COVID-19 Update: Schools closed to April 6
Liberty Hill ISD announced Monday that students would not return to class until April 6, joining a rapidly growing list of districts that have called off all school activities through the end of March.
During this time, all Liberty Hill ISD facilities will be closed for instruction, including UIL events, athletics, rentals, field trips and after-school activities.
Early Monday, Texas Governor Greg Abbott announced the State would waive STAAR testing requirements for the current school year.
Other area school districts including Leander, Georgetown, Round Rock, Hutto and Austin are closing through April 3.
Mayor Rick Hall signed a disaster declaration Monday for the City of Liberty Hill. Liberty Hill joins the City of Georgetown and Williamson County locally in making the disaster declaration.
“It sets us up in case anything escalates with Coronavirus so that we can receive federal and state funds when they are allocated,” Hall said. “Judge Gravell issued a disaster declaration and we are adhering to his declaration 100 percent. There will be no mass gatherings over 50. people and we are cancelling all public meetings excluding City Council, the Economic Development Corporation and Planning and Zoning up to May 11.”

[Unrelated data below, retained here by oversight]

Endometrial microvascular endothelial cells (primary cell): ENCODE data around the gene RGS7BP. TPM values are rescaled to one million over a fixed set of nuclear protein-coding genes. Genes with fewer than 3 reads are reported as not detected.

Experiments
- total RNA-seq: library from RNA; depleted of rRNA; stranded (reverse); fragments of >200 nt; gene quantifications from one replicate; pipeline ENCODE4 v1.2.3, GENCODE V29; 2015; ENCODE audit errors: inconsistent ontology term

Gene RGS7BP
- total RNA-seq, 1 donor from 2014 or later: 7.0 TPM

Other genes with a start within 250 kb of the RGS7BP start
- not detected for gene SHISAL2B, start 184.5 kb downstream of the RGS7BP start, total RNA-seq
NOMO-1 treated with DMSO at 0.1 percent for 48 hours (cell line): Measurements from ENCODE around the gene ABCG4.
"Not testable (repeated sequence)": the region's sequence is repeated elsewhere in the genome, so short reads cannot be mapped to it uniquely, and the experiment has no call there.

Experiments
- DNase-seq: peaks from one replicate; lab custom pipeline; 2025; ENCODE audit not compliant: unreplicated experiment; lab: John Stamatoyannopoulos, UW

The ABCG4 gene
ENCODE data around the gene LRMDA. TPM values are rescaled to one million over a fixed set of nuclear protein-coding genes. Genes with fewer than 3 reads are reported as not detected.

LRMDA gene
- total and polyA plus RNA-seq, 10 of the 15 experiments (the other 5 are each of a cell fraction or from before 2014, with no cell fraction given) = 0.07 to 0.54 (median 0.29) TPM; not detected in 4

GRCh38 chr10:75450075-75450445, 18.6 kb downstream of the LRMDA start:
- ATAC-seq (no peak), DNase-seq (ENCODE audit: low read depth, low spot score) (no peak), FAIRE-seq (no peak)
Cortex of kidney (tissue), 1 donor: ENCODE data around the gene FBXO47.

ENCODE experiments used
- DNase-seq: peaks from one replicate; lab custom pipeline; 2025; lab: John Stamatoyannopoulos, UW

Hall added that two downtown music events slated for Friday and Sunday this coming weekend had been cancelled. At the present time the Whimsy & Wonder Festival downtown planned for May 16 is still scheduled. The Liberty Hill Fair and Rodeo and the Panther Pit Crew BBQ Cookoff have been postponed with a new date yet to be determined.
According to the City of Leander website, the city has closed public access to athletic fields at Benbrook Ranch Park and Bledsoe Park. This may impact games and practices organized by Leander Little League, Leander Youth Soccer, and other team-based youth and adult sporting activities.
The city has also postponed all scheduled Active Adult (ages 55+) programs and activities until further notice. Park open spaces remain accessible to the public, and no other regularly scheduled city programs, events, meetings or activities are affected at this time.
Following guidance from the Centers for Disease Control and Prevention (CDC), Williamson County Judge Bill Gravell has issued an order stating community gatherings of 50 people or more anywhere in Williamson County have been prohibited for the next eight weeks to slow the transmission of COVID-19.
The COVID-19 virus is contagious and spreads through person-to-person contact, especially in group settings, and the CDC recommends a community-wide approach using “social distancing” to reduce illness and death, while minimizing social and economic impacts.